HowTo:Add sunlight through trees in Photoshop
Have you ever wanted to add obviously computer-generated rays of sunlight to your trees for that extra touch of fakeness? With Photoshop, it's remarkably easy. Not only can you create sun rays in a photograph, but you can even add them in real life. This is a great way to make your yard more impressive or attract people to your park or real estate.
In this tutorial, you'll learn about the technique for creating these rays and how to apply it to real trees.
Step 1: Pick a location
I used the woods behind the park in my neighborhood.
Step 2: Open it as an image
For this step, you must be using a smart device that is set up to detect and modify the environment. The Apple iAmTooSmart is a good choice.
Under the File menu, select "Open surroundings". This option does not exist in CS6 and earlier, so if that's what you have, you need to upgrade to the expensive rental version that you can never own. (It's totally worth it, trust me.) In your window you should see what looks like a photograph of the area that corresponds to what your device can see with its camera. The picture will refresh regularly, which on slower devices may be too resource-intensive. If you have a pair of iSpecs and they're connected to your device, you will see menus and some other parts of the Photoshop interface overlaid on the scene.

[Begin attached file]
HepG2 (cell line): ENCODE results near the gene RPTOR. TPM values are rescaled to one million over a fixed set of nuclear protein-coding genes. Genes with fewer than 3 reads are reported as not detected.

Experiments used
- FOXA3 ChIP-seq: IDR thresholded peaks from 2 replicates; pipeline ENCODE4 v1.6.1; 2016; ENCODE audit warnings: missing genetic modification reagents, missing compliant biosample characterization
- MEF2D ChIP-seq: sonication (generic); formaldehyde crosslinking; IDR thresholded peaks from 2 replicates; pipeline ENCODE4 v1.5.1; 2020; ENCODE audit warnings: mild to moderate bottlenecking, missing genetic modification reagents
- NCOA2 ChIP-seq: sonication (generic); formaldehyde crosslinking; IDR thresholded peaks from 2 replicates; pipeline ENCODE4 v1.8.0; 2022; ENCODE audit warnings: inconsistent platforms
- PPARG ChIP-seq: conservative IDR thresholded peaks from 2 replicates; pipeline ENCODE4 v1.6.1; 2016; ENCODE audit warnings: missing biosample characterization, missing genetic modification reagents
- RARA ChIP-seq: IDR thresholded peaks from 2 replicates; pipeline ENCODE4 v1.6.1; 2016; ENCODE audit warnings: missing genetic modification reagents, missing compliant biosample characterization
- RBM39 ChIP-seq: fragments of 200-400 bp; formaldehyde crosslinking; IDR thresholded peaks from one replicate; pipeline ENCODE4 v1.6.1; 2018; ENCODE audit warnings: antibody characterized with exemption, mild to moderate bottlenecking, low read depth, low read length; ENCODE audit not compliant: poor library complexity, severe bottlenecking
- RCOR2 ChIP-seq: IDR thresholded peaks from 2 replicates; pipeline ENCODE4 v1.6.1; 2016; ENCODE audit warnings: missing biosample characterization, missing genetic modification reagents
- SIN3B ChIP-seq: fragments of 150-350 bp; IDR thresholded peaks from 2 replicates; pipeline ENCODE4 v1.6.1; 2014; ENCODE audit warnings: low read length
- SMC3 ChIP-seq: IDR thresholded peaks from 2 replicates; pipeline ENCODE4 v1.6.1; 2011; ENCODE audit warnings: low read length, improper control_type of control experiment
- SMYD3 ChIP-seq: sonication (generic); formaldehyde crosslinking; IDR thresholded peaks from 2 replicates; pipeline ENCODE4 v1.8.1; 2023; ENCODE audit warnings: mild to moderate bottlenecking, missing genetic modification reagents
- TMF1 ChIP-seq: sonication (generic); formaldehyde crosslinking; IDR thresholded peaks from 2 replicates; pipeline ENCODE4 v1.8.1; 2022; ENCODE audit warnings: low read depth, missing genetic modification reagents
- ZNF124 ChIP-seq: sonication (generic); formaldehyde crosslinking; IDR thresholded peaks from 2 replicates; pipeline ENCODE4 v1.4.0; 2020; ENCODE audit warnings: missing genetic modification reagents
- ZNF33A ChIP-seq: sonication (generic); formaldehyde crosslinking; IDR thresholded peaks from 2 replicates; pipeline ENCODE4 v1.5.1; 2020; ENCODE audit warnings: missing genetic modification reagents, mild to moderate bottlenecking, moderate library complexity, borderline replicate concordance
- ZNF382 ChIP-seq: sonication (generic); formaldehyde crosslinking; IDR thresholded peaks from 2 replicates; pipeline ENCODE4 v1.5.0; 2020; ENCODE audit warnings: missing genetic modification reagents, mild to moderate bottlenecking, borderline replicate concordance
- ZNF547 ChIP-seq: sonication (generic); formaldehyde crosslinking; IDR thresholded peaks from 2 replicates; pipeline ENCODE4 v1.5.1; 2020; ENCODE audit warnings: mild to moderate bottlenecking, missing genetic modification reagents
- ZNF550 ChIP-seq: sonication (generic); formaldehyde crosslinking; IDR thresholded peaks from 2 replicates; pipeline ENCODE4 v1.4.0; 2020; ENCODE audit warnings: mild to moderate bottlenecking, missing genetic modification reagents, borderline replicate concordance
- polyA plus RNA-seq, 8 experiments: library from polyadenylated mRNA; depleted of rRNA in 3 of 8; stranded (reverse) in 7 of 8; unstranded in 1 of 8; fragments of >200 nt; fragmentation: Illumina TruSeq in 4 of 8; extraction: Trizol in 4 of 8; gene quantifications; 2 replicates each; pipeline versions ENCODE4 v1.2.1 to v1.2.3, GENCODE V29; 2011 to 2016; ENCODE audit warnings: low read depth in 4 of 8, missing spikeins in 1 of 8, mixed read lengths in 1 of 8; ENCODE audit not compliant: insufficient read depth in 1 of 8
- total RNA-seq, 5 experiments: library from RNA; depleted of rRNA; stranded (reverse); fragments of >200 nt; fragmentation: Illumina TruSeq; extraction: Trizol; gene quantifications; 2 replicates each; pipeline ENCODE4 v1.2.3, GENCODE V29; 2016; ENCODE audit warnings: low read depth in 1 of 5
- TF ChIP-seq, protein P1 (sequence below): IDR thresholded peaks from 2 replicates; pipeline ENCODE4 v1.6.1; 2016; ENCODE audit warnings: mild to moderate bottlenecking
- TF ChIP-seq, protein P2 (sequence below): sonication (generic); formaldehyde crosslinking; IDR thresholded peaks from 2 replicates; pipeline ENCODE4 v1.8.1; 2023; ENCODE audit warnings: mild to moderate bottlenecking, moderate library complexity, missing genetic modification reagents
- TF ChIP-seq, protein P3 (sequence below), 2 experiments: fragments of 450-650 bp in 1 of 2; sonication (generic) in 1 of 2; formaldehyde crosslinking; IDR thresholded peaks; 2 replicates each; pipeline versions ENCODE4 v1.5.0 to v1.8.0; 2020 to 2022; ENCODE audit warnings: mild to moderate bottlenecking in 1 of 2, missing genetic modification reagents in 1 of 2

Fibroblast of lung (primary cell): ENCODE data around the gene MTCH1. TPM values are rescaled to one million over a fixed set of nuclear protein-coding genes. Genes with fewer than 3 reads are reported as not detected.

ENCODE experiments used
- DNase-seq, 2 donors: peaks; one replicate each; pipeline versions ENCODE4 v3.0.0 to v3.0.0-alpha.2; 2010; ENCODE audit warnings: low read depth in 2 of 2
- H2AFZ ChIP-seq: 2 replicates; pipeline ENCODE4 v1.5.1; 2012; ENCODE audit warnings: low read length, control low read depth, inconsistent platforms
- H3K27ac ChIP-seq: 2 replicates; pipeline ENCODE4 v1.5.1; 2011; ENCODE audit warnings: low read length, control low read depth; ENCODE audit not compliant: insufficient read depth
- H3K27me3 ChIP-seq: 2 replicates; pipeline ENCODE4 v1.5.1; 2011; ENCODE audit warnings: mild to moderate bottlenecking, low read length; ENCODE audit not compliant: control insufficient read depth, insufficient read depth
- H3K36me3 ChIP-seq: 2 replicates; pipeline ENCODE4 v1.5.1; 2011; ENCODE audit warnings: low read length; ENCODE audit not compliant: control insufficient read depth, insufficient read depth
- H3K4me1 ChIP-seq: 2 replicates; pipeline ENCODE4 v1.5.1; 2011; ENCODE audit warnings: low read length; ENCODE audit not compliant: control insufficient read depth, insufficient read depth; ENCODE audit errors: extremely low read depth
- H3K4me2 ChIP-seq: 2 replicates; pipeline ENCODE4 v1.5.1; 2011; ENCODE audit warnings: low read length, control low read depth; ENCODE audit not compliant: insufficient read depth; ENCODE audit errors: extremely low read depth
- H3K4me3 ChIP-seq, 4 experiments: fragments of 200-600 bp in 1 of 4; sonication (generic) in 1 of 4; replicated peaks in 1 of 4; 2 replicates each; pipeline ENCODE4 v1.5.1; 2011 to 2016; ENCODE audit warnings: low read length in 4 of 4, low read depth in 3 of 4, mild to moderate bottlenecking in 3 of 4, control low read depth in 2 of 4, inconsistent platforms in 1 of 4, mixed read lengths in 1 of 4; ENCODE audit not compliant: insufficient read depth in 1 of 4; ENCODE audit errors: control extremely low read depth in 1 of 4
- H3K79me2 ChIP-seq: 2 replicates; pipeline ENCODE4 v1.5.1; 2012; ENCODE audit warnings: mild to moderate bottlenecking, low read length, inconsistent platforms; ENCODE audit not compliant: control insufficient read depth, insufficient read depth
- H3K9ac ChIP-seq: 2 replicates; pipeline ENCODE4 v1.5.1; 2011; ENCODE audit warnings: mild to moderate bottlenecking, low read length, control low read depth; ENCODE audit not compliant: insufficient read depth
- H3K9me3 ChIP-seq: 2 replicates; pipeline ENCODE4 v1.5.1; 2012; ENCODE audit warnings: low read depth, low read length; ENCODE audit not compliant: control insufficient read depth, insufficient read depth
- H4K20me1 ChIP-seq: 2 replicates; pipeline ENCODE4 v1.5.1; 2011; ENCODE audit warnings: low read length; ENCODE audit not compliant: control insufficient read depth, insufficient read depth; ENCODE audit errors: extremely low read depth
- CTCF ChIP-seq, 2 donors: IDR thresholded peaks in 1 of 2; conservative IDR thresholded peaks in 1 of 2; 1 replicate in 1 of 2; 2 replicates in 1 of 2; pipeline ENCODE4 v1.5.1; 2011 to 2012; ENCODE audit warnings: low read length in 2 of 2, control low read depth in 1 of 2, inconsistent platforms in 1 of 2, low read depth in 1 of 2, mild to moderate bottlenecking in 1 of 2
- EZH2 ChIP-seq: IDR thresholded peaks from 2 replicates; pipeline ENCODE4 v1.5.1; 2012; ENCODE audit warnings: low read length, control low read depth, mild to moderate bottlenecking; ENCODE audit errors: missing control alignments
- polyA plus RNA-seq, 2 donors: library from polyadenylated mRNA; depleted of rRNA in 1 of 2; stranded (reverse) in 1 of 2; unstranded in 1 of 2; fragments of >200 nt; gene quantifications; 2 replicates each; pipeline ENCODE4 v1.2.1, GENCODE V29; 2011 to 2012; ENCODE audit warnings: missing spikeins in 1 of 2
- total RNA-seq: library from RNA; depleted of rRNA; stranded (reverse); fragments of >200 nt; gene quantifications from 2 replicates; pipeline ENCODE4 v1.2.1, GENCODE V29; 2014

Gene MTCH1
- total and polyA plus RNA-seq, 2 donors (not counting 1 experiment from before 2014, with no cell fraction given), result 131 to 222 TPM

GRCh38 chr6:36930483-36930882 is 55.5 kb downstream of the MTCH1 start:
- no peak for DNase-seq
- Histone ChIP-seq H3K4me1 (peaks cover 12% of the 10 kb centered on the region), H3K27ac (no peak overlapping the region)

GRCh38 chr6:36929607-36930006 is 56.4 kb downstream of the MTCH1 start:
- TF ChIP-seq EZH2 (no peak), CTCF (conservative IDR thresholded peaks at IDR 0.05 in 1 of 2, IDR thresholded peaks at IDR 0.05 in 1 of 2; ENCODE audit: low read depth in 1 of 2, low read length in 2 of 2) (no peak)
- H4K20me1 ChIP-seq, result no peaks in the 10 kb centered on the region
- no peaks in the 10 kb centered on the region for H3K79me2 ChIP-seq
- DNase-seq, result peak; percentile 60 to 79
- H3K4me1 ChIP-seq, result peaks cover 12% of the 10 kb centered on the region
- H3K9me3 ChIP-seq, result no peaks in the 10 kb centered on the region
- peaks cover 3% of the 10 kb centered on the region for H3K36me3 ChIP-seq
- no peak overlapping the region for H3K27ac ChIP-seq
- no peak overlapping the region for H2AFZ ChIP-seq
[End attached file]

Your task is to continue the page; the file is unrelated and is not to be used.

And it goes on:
Once you have it open, go to Edit > Lighting and select "LED" instead of the default "Incandescent".
Step 3: Add the rays
From here you can follow the same steps you'd take to add rays of sunlight to a photograph. You can find instructions for this in other tutorials. There's a nice easy one out there with only 28 steps.
Before you begin, keep in mind that it is far more difficult to reverse your changes when working with reality. There is no undo function. You may notice that it is grayed out and can't be clicked. Once you've done something, it's done. Also, your actions have real-world consequences. I don't mean the kind where somebody looks at a picture and gets the wrong idea about something. I'm talking direct and immediate. Be careful.
When you're done, it should look something like this:
Step 4: Fix any mistakes
Depending on what kind of mistake you've made, this may be easier said than done.
Shortly after I finished adding the rays, the woods looked like this:
To avoid this, use the "LED" setting mentioned above. Otherwise whatever the light is shining on tends to overheat. If you've already gotten to this point, though, there's nothing you can do. You're screwed. Adobe has said there may be a "remove forest fire" filter in the future, but this feature is not yet present in any version of Photoshop.
Step 5: Done
If you've set the trees on fire, you should call your local fire department and let them know. If you haven't, congrats — you've successfully spiced up your forest and made it look appealingly fake. You have made reality itself unrealistic. Enjoy.